After a huge party at Sarah’s house by Jackie and far too many people showing up from U.N.I.T. to try and get her to take one too many shots, she’s finally able to escape to the back garden to get some fresh air late in the evening. He follows her out, even as a ghost his tread lighter than a cat’s and more precise, and stands beside her as they stare up at a rare cloudless sky.

“Congratulations doctor,” he teases gently. 

“Thank you, Doctor,” she teases back before sighing in contentment. “It won’t much change things at U.N.I.T., what with me being their field scientific specialist, but the pay’ll be better. I’ve already been to the moonbase - love Liz by the way, she’s amazing - and honestly it doesn’t really matter to me if I get recognized for it.”

“You’ll know you did it,” he summarized with a wide smile. “The accomplishment. ‘Hey, look ma! I made it!’ Nothing better.” The moonlight seemed to shine on his well-kept black leather jacket and Rose swore the wind was ruffling his gleaming chestnut curls. 

«I love you,» she whispers in Gallifreyan, watching his eyes flutter close and his chest move in a sigh as the words of his people wash over him. «All of you. And I am so proud of you for how much you’ve accomplished.»

“I found strength in your trust in me,” he admits freely. When his eyes open again he is looking directly at her. “Honestly, Rose. You saved me from myself, and I’m very stubborn. What you’ve achieved in getting me to believe there’s something more than the pain... don’t take that lightly. I still don’t fully understand why you felt the need to bother.”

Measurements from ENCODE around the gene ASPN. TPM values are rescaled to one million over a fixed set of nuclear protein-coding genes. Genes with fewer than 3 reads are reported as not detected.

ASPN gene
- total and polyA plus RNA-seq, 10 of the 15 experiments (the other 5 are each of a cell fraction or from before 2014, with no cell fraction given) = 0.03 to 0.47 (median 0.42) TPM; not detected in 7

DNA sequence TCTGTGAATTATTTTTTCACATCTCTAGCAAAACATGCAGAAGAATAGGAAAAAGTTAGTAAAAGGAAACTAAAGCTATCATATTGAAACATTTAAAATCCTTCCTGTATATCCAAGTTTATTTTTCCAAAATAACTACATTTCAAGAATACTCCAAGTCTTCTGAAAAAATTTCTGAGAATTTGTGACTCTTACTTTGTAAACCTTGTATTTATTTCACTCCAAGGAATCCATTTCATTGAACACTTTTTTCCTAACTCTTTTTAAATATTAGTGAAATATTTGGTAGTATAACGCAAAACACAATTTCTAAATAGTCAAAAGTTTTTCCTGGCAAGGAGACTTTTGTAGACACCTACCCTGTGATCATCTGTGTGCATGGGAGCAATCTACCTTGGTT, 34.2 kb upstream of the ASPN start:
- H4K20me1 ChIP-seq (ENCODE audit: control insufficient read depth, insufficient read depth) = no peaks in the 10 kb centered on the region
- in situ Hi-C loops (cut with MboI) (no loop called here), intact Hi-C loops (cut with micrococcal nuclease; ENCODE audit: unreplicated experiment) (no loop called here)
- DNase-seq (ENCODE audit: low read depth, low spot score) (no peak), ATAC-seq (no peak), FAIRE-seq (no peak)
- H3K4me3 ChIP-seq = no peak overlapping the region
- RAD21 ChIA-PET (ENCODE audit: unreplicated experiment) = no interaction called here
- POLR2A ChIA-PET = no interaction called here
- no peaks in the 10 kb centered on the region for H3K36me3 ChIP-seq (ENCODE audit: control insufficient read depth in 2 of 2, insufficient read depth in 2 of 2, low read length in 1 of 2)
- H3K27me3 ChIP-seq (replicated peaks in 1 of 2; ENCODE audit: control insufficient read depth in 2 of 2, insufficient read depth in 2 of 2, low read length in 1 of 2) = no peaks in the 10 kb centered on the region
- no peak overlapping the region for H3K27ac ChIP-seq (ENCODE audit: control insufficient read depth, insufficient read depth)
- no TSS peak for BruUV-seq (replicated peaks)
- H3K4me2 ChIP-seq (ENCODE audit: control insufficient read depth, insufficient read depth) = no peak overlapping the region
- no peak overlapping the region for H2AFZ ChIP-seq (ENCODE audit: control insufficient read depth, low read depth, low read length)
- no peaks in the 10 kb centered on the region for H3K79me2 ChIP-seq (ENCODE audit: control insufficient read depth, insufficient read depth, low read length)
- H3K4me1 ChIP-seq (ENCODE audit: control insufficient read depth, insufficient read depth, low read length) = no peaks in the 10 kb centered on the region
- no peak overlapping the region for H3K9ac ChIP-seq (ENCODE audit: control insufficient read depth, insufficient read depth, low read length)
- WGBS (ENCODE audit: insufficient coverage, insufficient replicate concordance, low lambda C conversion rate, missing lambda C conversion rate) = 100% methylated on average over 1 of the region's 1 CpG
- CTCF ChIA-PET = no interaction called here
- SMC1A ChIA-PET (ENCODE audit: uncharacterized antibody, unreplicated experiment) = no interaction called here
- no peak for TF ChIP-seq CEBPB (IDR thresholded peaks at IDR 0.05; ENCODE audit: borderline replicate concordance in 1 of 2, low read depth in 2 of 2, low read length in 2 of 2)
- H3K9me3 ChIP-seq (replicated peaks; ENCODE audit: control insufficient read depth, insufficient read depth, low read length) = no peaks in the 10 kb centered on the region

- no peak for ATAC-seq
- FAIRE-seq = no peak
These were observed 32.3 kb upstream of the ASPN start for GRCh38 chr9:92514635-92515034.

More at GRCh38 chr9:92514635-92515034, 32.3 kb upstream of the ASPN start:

In response, Rose arches up slightly on her toes and ever so gently presses her lips against his. The Doctor gasps as it feels like every cell of his being is flooded with unconditional love, trust, and patience and he mentally forces himself to not try and deepen the kiss. If he does, he breaks the moment, and the moment is...

The moment is...

...Them...

...They can break the news to his other selves later. Right now, this is between the pair of them.

They may not know where this kiss is going, and frankly they can’t find it in them at the moment to care, but wherever they’ll end up it will be together.

He might still be recovering from the War, the scars on his soul still evident in the dusty treads of his boots and rips in his trousers, the frayed cuffs of his shirt, but he can get through it if she helps him and she doesn’t have any plans to stop.